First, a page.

If so many big businesses want to say yes, then why are so many small businesses hearing no?
Published in News & Trends, Small Business;
“For political reasons, for marketing reasons, big banks clearly want to represent that they’re very friendly to small business,” says Ami Kassar, founder and CEO of Philadelphia-based MultiFunding, which helps small businesses find the best loans available to them. “But the data tells a different story.”
Though large banks say they’re increasing loans to small businesses, studies suggest there hasn’t been much improvement in the small-business lending climate. According to an October Federal Reserve survey, 89.3 percent of loan officers at large banks said credit standards for approving applications of small firms (defined as those with annual sales of less than $50 million) remained basically unchanged over the past three months.
And only a quarter of all businesses said their borrowing needs were completely satisfied in the last three months, according to the latest quarterly economic trends report from the National Federation of Independent Business, down from 36 percent in the two years before the recession.
Kassar’s own research tool, released last Friday, grades every FDIC-regulated bank in the nation based on their commitment to small-business lending, calculated by dividing their active loans to small businesses with balances of $1 million or less by their total domestic deposits. While the average bank in America uses 8 percent of its deposits to make small-business loans, Kassar found that of the nation’s 10 biggest banks, four used less than 3 percent of their deposits to make small-business loan and four used between 3 and 6 percent of their deposits. Only two of the banks — Branch Banking and Trust Company and U.S. Bank — used between 6 and 10 percent of their deposits for small-business lending.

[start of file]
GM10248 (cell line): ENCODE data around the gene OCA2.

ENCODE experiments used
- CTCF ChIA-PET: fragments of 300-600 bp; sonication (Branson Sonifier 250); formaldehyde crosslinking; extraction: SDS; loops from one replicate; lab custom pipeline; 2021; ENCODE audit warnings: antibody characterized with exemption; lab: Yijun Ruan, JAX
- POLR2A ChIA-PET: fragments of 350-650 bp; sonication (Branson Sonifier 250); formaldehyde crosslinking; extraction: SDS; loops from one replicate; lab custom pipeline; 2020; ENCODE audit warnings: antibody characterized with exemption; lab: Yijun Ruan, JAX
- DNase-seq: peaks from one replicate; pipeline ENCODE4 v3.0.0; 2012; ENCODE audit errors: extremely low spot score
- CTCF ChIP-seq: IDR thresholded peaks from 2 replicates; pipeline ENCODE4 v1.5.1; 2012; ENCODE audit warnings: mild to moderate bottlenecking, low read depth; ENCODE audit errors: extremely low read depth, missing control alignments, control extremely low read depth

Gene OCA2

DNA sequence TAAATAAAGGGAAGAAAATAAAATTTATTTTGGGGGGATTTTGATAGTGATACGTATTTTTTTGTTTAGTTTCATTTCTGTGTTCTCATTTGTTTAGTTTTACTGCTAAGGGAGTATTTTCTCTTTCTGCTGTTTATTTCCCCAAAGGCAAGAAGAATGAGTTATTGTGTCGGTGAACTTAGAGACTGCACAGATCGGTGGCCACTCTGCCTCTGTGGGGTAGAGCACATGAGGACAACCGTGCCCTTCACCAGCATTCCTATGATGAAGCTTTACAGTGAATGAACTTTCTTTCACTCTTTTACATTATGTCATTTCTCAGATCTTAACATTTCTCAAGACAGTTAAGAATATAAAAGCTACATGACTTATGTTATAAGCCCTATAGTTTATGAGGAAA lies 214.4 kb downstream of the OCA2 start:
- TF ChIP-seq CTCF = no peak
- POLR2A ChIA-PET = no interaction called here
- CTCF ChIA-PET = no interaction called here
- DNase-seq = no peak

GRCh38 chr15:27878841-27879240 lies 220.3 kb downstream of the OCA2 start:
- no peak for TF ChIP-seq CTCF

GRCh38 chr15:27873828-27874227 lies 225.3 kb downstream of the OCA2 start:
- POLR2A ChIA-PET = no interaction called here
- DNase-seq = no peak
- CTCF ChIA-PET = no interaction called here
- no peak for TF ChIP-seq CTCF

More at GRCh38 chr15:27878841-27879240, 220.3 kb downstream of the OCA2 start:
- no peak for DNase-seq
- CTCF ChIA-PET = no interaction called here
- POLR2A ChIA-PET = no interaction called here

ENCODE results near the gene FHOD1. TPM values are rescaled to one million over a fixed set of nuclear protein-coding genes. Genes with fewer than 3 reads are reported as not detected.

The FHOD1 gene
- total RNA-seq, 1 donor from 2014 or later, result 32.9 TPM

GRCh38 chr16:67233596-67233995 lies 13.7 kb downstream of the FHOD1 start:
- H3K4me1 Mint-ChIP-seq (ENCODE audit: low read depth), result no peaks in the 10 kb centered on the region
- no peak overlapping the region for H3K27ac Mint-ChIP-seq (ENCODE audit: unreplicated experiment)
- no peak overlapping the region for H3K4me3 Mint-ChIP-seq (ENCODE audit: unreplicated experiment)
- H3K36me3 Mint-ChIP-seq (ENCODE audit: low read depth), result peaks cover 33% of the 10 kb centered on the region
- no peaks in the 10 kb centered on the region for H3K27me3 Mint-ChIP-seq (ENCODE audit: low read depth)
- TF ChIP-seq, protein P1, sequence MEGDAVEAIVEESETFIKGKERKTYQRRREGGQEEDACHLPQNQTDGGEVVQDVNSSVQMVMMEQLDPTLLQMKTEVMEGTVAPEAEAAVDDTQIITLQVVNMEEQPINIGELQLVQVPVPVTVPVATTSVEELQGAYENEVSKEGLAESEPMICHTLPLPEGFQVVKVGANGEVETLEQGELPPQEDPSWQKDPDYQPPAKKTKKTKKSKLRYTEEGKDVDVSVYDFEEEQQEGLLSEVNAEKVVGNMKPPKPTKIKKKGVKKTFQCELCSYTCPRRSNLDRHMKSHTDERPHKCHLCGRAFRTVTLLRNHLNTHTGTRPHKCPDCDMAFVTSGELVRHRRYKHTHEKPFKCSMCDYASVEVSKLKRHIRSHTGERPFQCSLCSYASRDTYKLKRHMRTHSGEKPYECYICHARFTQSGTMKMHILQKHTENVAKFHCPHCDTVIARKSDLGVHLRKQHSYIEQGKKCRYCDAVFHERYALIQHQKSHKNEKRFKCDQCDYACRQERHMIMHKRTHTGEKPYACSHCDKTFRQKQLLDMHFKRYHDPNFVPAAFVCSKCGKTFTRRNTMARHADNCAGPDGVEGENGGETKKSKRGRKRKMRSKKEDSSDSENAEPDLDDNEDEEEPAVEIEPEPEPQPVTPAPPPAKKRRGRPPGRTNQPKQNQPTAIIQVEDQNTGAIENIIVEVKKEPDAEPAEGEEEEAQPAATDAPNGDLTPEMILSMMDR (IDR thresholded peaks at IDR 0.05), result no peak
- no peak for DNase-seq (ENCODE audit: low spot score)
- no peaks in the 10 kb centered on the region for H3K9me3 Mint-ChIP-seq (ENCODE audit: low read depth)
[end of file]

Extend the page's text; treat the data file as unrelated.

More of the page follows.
Part of the disconnect small businesses are feeling is from the big banks’ new stringent credit policy — the difference between credit policies that existed prior to 2008 and 2009 and the policies now. Big banks are proactively reaching out to a different credit profile than they were before, and it’s absurd for them to deny that.
Regulators are fully acquiescent to banks not lending to small business. There’s clearly an element of political pressure, regulatory pressure. More than one bank that regulates will stand up and say they’re pushing banks to lend, but they really don’t want to see a bad loan hit the books. They don’t want to go through a bad credit cycle again, and so there’s a wink wink nudge nudge about urging banks [to lend to small businesses].
Bernard Baumohl, chief global economist of The Economic Outlook Group, an economic forecasting firm in Princeton, N.J., agrees there’s been a fundamental change in how big banks view risk. “There’s a lot big banks can lose. It’s a different climate for them.”That climate, according to Baumohl, includes the pressure to raise capital, repair their balance sheets and deal with the remnants of the financial crisis as they look toward a bleak 2012.
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